How To Become A “Tehran-Based” Journalist And Keep Your Job

Hamid Yazdanpanah
Jason Rezaian is, by his own admission, one of the only “foreign” journalists currently permitted to work in Iran. As we all know since the 2009 elections, the Iranian regime has been loath to allow any foreign journalists access to the country, however Mr. Rezaian has had no problem in this matter.

Indeed Mr. Rezaian has spent a considerable amount of time in Iran, and seemingly continues to enjoy a close relationship with the state; as he concedes in this commentary he wrote for the New York Times: “Last night I rode with some of them in a back of a truck plastered with the incumbent’s photos. These were members of the Bassij, the youth militia — young men in their 20s who are the new generation of the Islamic revolution.”


Also, by his own admission he has no desire to take a political stance on the situation in Iran. “Despite having an opinion, very few of those commenting seem to have it in them to actually take that leap (yours truly included).”

Yet Mr. Rezaian has not taken a neutral position in his reporting over the last few years, indeed he continues to advocate for very specific policy goals, whilst appearing to be willfully ignorant of the appalling human rights record of the Iranian regime. A simple scan through his blog, reveals articles entitled Come Visit Sunny Iran!, Visit Beautiful Iran!, The perfect time for a trip to Iran?  Rezaian sounds less like a journalist and more like a travel agent, placing Iran in an enticing orientalist lens whilst glazing over anything that has political significance.

In responding to comments by a critical reader regarding Iran’s human rights record, Rezaian dismissed the concerns, “This person had a great point; one that begins to unravel when you hold it up against other country’s outlandish records of capital punishment (think Texas.)”

Apparently Rezaian has no moral qualms with continuing a close relationship with the only government in the world which continues to execute minors, systematically discriminates against women and religious and ethnic minorities, and continues to execute individuals in public.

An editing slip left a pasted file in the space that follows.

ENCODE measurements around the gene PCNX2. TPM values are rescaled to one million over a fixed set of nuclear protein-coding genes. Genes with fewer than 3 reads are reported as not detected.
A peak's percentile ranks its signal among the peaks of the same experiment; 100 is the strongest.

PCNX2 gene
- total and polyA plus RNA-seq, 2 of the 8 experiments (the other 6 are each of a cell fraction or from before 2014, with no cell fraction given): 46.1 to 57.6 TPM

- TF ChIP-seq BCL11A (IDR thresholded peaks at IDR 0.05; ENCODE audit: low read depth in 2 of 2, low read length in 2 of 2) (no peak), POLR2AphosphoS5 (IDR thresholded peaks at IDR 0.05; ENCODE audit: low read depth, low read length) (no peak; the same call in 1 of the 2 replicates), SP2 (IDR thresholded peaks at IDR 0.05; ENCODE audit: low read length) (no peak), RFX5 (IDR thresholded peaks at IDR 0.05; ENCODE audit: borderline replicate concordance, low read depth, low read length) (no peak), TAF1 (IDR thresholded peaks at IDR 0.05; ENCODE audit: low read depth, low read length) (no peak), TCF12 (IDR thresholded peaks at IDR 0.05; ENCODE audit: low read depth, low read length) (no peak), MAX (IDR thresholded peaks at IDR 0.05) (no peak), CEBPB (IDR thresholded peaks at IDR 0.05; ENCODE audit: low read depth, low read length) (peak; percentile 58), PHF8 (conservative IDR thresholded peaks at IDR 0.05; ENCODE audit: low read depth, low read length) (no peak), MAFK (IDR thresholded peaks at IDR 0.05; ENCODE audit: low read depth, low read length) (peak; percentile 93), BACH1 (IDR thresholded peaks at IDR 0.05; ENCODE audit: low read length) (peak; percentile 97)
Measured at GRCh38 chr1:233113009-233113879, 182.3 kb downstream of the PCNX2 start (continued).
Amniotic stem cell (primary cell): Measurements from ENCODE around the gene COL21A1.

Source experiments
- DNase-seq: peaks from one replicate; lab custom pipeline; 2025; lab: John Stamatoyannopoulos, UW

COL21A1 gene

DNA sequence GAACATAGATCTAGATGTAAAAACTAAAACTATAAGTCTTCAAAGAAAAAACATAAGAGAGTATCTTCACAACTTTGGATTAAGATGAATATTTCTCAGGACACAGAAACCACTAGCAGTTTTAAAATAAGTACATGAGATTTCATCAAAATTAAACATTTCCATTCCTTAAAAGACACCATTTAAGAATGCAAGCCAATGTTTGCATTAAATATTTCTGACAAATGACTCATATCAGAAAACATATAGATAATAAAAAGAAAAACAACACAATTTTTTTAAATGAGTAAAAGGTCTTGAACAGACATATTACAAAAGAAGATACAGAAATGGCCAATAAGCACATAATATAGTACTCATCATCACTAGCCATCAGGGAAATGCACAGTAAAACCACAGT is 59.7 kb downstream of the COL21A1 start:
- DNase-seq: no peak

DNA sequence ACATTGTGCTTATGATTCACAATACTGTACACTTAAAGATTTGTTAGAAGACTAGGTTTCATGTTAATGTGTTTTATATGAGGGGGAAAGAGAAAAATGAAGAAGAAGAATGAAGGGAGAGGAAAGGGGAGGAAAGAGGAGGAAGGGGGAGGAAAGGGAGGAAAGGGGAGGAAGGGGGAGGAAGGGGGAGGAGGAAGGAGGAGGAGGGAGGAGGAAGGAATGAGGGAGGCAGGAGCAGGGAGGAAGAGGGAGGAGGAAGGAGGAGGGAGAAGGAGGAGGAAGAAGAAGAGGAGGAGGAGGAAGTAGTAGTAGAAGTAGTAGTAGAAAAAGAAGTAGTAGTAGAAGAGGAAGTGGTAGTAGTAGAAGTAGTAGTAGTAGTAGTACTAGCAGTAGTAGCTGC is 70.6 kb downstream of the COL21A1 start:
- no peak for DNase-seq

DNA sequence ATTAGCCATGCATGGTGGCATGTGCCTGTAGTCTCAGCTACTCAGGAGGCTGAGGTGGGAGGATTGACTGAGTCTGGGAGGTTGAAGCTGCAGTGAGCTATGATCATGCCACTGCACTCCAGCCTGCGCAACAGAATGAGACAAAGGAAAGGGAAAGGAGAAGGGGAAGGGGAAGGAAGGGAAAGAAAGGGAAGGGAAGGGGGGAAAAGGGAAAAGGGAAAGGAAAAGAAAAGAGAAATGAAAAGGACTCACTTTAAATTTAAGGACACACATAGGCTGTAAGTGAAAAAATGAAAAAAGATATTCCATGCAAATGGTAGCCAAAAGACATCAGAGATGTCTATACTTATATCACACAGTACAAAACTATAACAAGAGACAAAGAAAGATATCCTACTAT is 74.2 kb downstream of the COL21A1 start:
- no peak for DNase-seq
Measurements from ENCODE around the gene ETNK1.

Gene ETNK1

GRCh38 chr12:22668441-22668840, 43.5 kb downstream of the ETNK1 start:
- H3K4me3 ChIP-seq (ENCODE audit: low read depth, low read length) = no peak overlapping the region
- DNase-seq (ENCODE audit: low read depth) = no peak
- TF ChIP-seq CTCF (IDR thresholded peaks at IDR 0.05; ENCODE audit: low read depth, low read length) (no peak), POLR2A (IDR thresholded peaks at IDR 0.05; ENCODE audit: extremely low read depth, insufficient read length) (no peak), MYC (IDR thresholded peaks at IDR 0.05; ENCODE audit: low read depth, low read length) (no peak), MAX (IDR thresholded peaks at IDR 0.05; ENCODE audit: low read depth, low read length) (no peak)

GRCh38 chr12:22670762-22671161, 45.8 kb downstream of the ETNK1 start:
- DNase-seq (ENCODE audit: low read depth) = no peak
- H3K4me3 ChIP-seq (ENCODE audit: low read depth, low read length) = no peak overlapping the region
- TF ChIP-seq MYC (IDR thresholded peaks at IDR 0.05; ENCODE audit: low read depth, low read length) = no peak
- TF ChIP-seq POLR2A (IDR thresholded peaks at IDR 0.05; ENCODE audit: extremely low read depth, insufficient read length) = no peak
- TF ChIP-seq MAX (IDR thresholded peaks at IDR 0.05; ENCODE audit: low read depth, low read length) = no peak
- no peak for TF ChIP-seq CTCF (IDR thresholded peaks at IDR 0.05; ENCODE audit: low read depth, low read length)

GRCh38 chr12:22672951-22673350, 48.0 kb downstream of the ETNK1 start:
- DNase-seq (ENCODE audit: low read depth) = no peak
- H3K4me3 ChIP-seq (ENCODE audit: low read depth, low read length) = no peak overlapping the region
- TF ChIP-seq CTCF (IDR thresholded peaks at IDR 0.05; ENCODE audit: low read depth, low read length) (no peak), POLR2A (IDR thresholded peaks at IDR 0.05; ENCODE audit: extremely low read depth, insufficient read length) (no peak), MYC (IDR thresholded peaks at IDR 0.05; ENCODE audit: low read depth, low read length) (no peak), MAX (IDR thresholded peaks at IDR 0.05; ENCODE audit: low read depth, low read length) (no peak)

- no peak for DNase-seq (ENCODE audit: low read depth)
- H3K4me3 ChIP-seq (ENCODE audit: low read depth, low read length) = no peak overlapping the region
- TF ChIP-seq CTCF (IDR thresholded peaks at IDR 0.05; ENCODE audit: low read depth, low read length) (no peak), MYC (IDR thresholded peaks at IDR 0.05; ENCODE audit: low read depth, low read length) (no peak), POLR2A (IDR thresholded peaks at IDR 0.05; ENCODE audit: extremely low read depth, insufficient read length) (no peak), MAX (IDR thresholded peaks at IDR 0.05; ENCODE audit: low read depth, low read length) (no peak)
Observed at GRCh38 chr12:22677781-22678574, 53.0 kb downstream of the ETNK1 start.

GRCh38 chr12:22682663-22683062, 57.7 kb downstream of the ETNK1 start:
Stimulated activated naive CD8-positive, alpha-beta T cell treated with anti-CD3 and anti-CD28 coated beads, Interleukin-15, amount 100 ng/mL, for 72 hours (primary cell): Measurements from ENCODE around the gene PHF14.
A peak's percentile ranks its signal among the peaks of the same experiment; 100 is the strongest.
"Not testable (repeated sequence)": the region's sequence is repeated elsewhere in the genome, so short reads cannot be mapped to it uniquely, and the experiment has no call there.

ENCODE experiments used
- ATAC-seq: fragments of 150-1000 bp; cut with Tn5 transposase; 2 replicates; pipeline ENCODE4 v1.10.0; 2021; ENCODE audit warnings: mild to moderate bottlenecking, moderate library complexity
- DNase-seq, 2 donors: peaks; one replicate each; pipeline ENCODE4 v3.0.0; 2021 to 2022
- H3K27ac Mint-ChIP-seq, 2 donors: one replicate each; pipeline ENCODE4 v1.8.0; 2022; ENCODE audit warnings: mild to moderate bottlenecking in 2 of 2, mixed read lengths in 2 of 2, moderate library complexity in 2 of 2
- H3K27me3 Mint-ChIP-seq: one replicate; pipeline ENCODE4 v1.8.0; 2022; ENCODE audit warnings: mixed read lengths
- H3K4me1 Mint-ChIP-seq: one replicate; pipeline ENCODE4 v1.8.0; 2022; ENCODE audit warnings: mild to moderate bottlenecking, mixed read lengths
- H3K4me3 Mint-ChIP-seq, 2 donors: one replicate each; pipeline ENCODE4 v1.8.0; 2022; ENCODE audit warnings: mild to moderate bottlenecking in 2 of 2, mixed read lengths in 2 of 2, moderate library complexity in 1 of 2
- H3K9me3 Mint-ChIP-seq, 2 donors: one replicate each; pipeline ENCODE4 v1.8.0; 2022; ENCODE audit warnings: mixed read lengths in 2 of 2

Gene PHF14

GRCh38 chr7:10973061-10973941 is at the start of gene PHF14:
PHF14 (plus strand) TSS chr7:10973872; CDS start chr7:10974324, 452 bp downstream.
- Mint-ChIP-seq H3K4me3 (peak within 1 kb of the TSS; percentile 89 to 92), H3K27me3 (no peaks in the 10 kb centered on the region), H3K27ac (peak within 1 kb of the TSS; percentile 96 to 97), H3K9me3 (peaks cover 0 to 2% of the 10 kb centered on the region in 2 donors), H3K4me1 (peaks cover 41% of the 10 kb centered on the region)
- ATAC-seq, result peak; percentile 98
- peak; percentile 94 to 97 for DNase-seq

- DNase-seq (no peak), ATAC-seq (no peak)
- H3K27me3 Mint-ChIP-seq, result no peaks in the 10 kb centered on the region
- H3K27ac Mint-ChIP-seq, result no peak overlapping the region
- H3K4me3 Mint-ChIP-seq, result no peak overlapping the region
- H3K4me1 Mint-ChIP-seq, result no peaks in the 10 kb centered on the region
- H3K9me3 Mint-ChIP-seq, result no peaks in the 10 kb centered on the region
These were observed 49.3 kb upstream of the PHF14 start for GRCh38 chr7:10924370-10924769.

Rezaian’s promotion of all things Iran is less of a surprise when checking out his background. According to his bio he is the marketing director for his father’s Petaluma-based Persian rug business. Over the last few years he has written a number of articles decrying sanctions against the regime,  specifically the effects on the rug industry, these articles include: Let’s Trade With Iran, U.S. sanctions floor Iran carpet industry, Sanctions Pull Rug From Under Iran.  Rezaian again finds absolutely no problem with his self-interested “reporting”, and finding moral ground to take a stand on the issue of Persian rugs, however he seems reluctant to report on the thousands of young Iranians incarcerated or their political beliefs.

According to Rezaian, all things about Iran can be overcome by increasing “cultural and economic ties” with Iran. Although this may be great for the rug business, Rezaian seems incredibly obtuse to the realities on the ground facing Iran.

There is hardly any doubt as to how Rezaian continues to be the only foreign journalist licensed to operate from Tehran. Instead of covering a wide range of stories such as the ongoing protests in Iran, the effect of subsidy cuts on the population, or even day to day affairs of the people, he chooses a favorite target of the Iranian regime, the Mujahedin-e Khalq, MEK.

In discussing the State Departments review of the designation of the MEK Rezaian states, “With their designation as a terrorist organization currently under review, the larger issue is not just whether the MEK is engaged in terrorism at the moment, but that if the organization is further legitimated by U.S. policy makers, it will prove to be yet another disastrous read by the U.S. government.”

Without a hint of irony or even the appearance of journalistic neutrality, Mr. Rezaian openly advocates for skirting any semblance of due process or evidentiary basis for the designation of terrorist organizations, but instead offers the criteria of what would please Tehran. Either Rezaian truly does not understand how the rule of law is meant to work in this country, or he is simply pushing for the same policy that Tehran has demanded as one of its preconditions to coming to the negotiating table, which is to maintain the MEK as a terrorist organization.

“While many argue that the Iranian regime is too repressive to allow opposition, I would venture to say that there are still thousands, perhaps millions, of Iranians completely willing to speak openly about their attitudes on the 2009 election — but good luck finding a single person who is pro-MEK,” he asserts.

It is no surprise that in all his travels, Rezaian claims he has yet to encounter anyone in Iran who supports the MEK; none is to be found in the back of Bassiji pick-up trucks, or at Ahmadinejad Rallies. If he had bothered to report from any of the notorious prisons in Iran, he would be sure to find a number of MEK supporters on death row.

About the Author: Hamid Yazdanpanah has a JD from Mcgeorge School of Law, and is a blogger focused on issues in regards to Iran